Tipping the Balance of Power

Social Media and the Transformation of Political Journalism

Authored by: Marcel Broersma , Todd Graham

The Routledge Companion to Social Media and Politics

Print publication date:  December  2015
Online publication date:  December  2015

Print ISBN: 9781138860766
eBook ISBN: 9781315716299
Adobe ISBN: 9781317506560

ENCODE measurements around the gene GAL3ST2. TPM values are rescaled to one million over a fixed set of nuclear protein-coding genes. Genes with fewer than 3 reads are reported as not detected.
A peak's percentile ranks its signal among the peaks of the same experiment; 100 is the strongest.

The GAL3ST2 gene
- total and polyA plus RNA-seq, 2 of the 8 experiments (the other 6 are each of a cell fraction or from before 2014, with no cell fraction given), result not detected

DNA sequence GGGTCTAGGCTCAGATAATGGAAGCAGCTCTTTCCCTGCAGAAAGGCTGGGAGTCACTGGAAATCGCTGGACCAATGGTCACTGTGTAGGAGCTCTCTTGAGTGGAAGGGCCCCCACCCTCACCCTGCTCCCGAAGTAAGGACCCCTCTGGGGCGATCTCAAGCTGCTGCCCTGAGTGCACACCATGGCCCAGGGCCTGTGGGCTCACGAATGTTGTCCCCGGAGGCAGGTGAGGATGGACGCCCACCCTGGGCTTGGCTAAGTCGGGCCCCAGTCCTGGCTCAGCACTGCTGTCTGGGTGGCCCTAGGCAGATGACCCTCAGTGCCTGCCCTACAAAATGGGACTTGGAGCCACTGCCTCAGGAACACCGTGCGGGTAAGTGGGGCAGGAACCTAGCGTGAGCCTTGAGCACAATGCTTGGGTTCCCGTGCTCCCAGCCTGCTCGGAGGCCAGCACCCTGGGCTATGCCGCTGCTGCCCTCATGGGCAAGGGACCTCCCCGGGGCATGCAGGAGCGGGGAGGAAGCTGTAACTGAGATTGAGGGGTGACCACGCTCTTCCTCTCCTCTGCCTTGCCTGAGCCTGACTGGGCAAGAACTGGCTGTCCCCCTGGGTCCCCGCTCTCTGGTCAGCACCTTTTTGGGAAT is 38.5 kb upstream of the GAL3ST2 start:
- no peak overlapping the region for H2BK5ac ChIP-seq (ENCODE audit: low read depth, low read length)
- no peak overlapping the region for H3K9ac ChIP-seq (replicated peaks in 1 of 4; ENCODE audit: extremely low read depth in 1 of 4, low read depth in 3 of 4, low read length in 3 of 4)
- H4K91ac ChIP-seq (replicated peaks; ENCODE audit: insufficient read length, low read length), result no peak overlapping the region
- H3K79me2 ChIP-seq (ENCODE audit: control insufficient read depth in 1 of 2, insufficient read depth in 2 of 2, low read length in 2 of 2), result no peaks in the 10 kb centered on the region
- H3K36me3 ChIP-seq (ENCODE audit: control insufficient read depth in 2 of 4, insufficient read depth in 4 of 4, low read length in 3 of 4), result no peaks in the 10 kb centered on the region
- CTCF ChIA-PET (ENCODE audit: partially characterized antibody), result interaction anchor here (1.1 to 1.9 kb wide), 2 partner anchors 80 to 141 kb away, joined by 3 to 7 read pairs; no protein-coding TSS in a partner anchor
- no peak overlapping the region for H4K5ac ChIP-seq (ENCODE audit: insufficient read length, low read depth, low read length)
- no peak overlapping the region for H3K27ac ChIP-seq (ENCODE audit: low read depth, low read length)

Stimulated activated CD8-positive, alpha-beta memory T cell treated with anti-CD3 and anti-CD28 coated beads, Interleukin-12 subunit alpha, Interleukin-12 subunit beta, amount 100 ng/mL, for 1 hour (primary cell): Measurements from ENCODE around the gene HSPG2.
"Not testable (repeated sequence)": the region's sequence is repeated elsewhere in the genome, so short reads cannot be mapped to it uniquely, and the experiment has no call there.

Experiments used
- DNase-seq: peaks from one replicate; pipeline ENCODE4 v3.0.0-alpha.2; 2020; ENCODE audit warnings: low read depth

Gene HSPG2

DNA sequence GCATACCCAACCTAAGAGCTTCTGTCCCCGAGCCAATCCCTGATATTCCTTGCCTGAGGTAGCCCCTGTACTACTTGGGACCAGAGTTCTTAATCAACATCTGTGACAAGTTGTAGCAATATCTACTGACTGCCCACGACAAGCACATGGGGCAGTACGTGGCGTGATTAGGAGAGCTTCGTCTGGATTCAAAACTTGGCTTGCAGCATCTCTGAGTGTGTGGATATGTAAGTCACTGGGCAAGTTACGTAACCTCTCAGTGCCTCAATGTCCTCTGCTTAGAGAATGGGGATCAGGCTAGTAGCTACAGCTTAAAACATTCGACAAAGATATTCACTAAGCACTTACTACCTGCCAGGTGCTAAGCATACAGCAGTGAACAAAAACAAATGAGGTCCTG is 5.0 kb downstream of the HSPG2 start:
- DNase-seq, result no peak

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When, during a campaign visit to Rochester, a small town in Kent, Emily Thornberry tweeted a photo of a house covered with St. George’s flags and a white van in front of it, she didn’t imagine this swift and impulsive act would cause a scandal. “It was just trying to give, to the people who follow me on Twitter, a kind of picture of what the Rochester by-election is like,” the British Labour MP and shadow attorney-general explained somewhat disconcertedly to the Guardian in November 2014. Her political opponents, ranging from UKIP leader Nigel Farage to Tory MPs and fellow Labour politicians, quickly responded on Twitter to disqualify her tweet as snobbish. Because the English flag and the ‘white van man’ are considered emblematic for the British working classes, they argued that it showed how elitist and disconnected with the man in the street the Labour party is. ‘Derogatory’, ‘dismissive’ and ‘disgraceful’, they called it, while Farage even suggested that the post let Labour leader Ed “Milliband’s mask slip” (Mason 2014: para. 4). While Thornberry’s tweet went viral on Twitter, it was only a question of minutes until what would now become an affair was picked up by political journalists. Articles based on the postings from Twitter appeared on websites and somewhat later in the newspapers and broadcast news. The general sentiment was that the tweet “cemented the impression that Thornberry, who lives in a £3 million house in Islington, was part of the insufferable quinoa-munching metropolitan elite” (Wallop 2015: para. 21). That same evening, Emily Thornberry resigned from the shadow cabinet and was demoted to the back benches in Westminster.

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